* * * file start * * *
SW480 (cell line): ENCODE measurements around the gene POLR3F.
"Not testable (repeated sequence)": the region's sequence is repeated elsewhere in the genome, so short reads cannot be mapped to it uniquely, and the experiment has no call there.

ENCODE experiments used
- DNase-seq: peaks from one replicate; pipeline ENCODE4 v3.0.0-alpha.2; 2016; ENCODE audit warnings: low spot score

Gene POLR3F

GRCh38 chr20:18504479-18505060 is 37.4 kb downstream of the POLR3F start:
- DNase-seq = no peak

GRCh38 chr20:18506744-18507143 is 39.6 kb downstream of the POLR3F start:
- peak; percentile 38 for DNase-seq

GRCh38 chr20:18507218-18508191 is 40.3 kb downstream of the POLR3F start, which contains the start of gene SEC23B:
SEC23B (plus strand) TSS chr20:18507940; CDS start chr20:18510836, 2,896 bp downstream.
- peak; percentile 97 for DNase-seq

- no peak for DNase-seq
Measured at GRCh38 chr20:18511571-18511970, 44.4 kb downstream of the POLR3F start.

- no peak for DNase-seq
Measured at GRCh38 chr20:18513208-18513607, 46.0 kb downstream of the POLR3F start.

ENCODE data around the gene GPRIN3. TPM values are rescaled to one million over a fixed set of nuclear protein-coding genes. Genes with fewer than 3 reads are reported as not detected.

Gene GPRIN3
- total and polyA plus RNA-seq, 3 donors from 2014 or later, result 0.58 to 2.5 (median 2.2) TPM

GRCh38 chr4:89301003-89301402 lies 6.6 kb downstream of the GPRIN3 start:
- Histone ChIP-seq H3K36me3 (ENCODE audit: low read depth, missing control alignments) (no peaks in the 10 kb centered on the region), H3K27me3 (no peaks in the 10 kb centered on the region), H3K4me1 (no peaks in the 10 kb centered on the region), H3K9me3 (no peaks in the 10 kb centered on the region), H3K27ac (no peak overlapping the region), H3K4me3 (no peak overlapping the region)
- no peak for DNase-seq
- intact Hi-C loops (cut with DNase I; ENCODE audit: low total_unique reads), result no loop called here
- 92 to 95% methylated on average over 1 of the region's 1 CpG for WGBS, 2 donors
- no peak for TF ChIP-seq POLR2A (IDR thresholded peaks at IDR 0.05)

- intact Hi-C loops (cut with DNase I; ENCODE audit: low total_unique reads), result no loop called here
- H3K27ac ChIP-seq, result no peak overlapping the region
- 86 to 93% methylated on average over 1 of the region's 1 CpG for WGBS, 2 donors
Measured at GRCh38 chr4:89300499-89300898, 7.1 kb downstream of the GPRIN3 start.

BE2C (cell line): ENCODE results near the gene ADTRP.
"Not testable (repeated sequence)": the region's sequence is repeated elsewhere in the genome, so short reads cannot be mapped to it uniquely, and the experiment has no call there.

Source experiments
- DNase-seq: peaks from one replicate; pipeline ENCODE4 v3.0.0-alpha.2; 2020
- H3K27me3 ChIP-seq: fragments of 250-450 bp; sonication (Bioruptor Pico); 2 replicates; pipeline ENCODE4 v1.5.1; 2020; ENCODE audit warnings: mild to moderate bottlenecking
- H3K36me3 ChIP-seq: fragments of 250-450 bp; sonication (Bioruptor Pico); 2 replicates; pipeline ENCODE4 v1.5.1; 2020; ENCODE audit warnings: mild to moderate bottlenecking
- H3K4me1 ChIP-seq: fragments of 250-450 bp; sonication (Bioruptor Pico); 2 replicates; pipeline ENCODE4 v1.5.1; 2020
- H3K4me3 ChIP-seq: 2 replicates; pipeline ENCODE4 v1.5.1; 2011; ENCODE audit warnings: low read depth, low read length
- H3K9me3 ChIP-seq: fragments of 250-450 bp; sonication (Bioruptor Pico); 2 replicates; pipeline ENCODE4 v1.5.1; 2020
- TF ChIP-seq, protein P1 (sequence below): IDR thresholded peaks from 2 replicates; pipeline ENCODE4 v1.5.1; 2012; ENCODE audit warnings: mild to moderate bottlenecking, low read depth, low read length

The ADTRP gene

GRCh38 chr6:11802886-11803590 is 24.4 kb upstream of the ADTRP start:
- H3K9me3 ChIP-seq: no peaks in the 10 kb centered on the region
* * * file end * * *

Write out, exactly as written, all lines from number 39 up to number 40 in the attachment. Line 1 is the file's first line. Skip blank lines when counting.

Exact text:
- TF ChIP-seq, protein P1 (sequence below): IDR thresholded peaks from 2 replicates; pipeline ENCODE4 v1.5.1; 2012; ENCODE audit warnings: mild to moderate bottlenecking, low read depth, low read length

The ADTRP gene